- The Washington Times - Tuesday, December 19, 2000

SAO PAULO, Brazil The Congress is accusing judges, lawmakers, Paraguayan Gen. Lino Oviedo and 826 other persons of drug trafficking and involvement in organized crime.
After a 20-month investigation, the Parliamentary Commission for Investigations (CPI), a branch of Brazil's Congress, concluded that federal and state representatives, six judges, ex-governors, mayors, military and civilian police officers, and businessmen from 17 of Brazil's 26 states were part of crime organizations.
All are accused of being involved in homicides, money laundering, corruption, tax evasion and perjury.
One of the investigation's surprising revelations is the suspected involvement of Gen. Oviedo, who is accused of participation in international drug trafficking, illegal arms trade and money laundering. Gen. Oviedo is in custody in Brazil awaiting extradition to Paraguay, where he is wanted for the March 1999 assassination of Vice President Luis Maria Argana.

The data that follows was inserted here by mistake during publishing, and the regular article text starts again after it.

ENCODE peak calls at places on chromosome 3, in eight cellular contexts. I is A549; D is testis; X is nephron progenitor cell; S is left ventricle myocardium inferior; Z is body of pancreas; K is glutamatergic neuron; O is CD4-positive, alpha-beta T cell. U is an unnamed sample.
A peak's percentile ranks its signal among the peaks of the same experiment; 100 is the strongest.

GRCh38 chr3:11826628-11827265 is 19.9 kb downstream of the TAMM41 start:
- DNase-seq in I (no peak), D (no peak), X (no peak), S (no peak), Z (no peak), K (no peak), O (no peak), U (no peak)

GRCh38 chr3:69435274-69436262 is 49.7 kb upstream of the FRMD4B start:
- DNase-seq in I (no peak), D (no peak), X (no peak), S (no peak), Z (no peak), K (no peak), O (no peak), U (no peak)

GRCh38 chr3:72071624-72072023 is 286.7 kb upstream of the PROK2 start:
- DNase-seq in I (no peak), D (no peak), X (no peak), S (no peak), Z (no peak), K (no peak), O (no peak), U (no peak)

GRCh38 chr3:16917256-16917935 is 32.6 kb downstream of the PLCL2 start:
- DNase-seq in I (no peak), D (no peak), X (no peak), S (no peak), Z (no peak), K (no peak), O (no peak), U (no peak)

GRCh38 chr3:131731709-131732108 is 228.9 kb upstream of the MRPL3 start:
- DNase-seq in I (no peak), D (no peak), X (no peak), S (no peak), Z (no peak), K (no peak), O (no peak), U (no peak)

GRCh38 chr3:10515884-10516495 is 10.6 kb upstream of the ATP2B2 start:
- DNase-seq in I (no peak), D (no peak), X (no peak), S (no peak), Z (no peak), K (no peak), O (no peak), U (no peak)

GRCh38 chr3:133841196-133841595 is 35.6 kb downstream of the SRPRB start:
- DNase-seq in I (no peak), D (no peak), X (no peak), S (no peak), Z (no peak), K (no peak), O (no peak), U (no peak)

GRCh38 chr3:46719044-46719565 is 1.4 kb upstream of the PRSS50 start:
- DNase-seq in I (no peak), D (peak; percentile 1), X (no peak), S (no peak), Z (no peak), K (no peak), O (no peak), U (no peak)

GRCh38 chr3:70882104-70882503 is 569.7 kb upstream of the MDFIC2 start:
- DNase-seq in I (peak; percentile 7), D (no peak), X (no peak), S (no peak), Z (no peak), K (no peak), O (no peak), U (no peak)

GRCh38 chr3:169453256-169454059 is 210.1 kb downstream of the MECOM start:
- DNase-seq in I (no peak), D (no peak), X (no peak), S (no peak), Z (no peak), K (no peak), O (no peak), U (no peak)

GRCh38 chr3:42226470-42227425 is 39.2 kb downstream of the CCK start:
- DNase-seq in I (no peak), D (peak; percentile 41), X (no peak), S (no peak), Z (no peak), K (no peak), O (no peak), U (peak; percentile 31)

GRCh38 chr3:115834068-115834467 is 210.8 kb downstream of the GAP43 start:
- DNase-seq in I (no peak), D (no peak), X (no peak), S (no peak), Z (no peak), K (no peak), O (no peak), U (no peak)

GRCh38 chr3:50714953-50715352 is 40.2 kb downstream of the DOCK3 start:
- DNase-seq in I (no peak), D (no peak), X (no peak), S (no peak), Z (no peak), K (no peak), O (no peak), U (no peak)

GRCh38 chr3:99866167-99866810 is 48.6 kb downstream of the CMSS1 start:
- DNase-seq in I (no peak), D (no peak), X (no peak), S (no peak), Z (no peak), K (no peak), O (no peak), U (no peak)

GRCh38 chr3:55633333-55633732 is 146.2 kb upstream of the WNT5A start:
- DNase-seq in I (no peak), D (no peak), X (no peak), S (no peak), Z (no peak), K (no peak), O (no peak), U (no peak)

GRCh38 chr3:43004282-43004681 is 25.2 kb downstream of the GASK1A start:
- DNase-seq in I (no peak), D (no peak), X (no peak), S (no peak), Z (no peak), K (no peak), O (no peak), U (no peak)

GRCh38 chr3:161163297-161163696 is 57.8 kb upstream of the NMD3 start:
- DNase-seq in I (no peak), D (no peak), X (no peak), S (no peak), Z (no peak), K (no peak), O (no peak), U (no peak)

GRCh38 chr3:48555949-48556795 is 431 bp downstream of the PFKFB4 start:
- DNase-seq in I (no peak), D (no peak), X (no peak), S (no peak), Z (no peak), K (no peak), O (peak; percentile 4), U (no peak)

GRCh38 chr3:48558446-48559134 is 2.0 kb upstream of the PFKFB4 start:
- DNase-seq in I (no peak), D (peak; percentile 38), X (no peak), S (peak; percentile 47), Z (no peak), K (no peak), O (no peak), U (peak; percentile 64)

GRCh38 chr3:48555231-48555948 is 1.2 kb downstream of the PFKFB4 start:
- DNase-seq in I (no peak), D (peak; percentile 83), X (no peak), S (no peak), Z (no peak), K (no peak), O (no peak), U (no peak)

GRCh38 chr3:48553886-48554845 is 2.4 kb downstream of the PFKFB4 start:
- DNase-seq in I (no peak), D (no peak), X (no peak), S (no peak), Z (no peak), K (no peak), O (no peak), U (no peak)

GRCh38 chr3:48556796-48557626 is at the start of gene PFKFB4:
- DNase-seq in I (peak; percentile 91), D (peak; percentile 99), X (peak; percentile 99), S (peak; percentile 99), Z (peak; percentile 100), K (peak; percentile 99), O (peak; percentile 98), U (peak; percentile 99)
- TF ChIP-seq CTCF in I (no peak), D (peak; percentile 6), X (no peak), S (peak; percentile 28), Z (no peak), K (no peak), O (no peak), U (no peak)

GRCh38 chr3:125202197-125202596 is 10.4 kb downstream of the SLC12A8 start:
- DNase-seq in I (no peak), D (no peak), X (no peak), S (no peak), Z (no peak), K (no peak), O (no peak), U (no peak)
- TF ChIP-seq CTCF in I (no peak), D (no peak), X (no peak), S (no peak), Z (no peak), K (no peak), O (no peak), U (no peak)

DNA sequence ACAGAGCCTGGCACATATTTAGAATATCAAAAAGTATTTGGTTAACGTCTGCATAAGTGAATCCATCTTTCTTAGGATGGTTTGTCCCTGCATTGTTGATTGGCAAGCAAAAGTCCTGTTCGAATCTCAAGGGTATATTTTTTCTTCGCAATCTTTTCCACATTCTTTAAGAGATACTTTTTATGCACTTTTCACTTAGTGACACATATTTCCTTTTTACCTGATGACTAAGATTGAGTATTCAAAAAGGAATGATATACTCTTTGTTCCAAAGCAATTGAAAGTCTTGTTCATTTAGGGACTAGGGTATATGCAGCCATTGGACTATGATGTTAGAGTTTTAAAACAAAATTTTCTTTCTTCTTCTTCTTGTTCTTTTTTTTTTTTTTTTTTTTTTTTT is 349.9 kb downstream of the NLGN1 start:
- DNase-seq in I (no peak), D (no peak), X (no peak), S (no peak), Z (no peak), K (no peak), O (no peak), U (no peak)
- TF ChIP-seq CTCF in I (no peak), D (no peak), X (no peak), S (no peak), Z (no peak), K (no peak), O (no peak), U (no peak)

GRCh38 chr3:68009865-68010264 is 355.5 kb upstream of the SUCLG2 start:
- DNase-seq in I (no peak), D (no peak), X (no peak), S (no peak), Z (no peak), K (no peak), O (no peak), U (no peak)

Other international suspects being investigated are Suriname's former President Desi Bourtese and his son Dino, who is a diplomat in Brazil's capital, Brasilia.
The CPI also accused Bolivian Col. Raul Mendes of leading the armed branch of a crime organization headed by former Brazilian Rep. Hildebrando Pascoal, who is in jail for participating in organized crime in the state of Acre.
Directors of six financial institutions and telephone companies were accused of not collaborating with investigators and refusing to disclose the passwords to bank accounts of suspected criminals.
"CPI's job is to ensure the dismantling of organized crime is initiated," said Rep. Moroni Torgan, author of the final CPI document in which he suggested the creation of a Special Prosecution Commission, much like "Operation Clean Hands" which fought the Italian Mafia in the 1980s.
The CPI revealed that small clandestine airports were run by narco-traffickers throughout the state of Sao Paulo. It said Sao Paulo was the main route for support, distribution and consumption of drugs in the country.
"For whatever part of the country or the world, the trafficker has highways, airports and seaports," the CPI said.
The report said cocaine is purchased in Bolivia and Colombia at prices ranging from %250 to %400 per pound and sold back in Sao Paulo at %1,600 per pound.
The drug money was being reinvested in automobile companies, real estate and other legitimate businesses, the report said.

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